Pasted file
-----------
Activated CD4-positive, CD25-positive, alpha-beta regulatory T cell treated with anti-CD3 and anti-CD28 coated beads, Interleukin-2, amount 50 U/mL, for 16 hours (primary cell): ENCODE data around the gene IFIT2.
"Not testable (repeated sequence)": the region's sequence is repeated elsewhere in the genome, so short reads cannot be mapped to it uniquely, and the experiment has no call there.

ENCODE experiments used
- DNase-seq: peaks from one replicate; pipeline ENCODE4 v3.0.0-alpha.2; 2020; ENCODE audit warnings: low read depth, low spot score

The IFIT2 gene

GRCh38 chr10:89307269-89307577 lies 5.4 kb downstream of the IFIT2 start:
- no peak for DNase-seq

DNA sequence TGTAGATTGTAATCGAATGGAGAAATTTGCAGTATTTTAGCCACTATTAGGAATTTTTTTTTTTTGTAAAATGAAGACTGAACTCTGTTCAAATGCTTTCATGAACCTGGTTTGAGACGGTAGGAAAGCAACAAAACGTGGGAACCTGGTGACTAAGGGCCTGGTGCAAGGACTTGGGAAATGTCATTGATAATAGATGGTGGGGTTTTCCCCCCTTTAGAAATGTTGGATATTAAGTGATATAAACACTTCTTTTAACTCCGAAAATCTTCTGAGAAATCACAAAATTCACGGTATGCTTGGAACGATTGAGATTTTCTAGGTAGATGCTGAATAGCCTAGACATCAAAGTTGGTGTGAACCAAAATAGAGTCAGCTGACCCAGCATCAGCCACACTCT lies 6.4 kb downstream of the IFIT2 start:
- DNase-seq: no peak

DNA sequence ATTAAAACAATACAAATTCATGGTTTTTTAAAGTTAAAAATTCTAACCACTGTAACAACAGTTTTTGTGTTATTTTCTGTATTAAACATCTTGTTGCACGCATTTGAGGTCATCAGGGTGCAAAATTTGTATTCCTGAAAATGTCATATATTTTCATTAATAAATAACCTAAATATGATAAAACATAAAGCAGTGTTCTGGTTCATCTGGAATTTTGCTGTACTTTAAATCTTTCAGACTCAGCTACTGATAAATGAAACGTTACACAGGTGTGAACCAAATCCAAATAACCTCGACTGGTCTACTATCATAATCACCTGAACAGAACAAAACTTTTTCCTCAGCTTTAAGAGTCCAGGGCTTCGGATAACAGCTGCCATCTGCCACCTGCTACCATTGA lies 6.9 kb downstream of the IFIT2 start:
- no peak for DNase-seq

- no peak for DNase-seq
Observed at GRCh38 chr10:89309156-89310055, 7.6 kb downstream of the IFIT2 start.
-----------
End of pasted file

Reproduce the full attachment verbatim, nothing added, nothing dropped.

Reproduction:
Activated CD4-positive, CD25-positive, alpha-beta regulatory T cell treated with anti-CD3 and anti-CD28 coated beads, Interleukin-2, amount 50 U/mL, for 16 hours (primary cell): ENCODE data around the gene IFIT2.
"Not testable (repeated sequence)": the region's sequence is repeated elsewhere in the genome, so short reads cannot be mapped to it uniquely, and the experiment has no call there.

ENCODE experiments used
- DNase-seq: peaks from one replicate; pipeline ENCODE4 v3.0.0-alpha.2; 2020; ENCODE audit warnings: low read depth, low spot score

The IFIT2 gene

GRCh38 chr10:89307269-89307577 lies 5.4 kb downstream of the IFIT2 start:
- no peak for DNase-seq

DNA sequence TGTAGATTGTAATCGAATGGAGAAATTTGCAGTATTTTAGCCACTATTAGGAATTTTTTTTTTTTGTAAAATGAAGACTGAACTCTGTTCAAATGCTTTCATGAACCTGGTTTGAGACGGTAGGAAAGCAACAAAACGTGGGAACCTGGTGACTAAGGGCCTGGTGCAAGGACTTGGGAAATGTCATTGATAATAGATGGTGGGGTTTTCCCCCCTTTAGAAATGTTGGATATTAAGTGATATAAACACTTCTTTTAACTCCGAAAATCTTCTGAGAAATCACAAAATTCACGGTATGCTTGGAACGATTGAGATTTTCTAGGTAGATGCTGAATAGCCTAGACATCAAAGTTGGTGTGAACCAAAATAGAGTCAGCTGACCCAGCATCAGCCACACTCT lies 6.4 kb downstream of the IFIT2 start:
- DNase-seq: no peak

DNA sequence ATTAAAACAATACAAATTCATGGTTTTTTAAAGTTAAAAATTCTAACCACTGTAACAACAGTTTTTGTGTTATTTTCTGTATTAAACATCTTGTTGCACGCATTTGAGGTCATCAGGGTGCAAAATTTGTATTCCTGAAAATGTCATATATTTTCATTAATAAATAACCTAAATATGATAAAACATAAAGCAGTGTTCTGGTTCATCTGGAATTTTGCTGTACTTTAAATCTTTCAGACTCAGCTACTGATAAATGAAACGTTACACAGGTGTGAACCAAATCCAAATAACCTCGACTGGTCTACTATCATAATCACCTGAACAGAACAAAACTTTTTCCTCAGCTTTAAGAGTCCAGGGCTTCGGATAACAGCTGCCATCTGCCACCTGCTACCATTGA lies 6.9 kb downstream of the IFIT2 start:
- no peak for DNase-seq

- no peak for DNase-seq
Observed at GRCh38 chr10:89309156-89310055, 7.6 kb downstream of the IFIT2 start.